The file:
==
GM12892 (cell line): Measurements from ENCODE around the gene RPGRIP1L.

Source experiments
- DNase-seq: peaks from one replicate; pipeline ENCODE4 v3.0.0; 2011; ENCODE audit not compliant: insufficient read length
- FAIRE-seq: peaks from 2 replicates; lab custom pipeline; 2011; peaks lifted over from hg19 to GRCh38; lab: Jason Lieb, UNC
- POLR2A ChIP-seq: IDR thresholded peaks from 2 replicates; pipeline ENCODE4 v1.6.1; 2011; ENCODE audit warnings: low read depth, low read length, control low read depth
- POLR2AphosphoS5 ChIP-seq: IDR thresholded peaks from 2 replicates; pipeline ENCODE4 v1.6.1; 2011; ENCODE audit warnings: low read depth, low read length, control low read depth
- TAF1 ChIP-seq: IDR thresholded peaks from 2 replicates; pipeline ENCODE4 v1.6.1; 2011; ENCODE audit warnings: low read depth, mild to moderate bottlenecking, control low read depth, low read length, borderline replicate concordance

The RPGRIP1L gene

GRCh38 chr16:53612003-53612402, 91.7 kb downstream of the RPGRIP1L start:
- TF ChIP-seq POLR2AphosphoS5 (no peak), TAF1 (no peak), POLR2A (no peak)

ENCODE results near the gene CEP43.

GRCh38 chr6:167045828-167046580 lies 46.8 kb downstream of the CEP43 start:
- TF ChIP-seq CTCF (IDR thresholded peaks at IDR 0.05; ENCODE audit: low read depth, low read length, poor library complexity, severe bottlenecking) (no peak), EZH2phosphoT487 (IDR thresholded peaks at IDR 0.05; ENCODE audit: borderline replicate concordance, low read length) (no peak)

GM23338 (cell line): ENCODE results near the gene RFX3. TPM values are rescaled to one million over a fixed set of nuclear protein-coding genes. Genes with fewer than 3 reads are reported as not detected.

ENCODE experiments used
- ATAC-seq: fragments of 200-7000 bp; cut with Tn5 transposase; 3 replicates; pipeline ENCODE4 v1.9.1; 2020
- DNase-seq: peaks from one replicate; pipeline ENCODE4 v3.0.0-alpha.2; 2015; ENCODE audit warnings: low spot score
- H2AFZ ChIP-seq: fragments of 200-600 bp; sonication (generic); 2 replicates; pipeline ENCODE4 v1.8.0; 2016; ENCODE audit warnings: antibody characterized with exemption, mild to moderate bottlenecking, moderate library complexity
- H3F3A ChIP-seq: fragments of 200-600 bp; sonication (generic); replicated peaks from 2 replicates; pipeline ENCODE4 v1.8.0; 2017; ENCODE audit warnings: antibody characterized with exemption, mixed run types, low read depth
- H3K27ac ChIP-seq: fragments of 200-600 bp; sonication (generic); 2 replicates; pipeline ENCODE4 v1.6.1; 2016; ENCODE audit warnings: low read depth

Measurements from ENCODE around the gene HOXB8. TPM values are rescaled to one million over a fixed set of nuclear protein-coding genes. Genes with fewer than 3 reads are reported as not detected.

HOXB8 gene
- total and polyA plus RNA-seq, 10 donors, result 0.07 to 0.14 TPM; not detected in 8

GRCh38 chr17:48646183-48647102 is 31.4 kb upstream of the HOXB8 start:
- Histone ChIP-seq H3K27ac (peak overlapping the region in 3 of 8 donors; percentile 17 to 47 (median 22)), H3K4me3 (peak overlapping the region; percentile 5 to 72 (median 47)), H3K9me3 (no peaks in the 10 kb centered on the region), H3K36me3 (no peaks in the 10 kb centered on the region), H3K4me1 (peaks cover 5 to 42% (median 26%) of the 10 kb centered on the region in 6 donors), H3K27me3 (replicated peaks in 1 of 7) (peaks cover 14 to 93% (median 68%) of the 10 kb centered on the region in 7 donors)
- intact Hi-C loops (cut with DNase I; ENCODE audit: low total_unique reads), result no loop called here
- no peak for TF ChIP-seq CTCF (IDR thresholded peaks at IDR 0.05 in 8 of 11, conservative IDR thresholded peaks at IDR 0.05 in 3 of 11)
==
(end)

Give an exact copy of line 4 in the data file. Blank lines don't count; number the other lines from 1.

- FAIRE-seq: peaks from 2 replicates; lab custom pipeline; 2011; peaks lifted over from hg19 to GRCh38; lab: Jason Lieb, UNC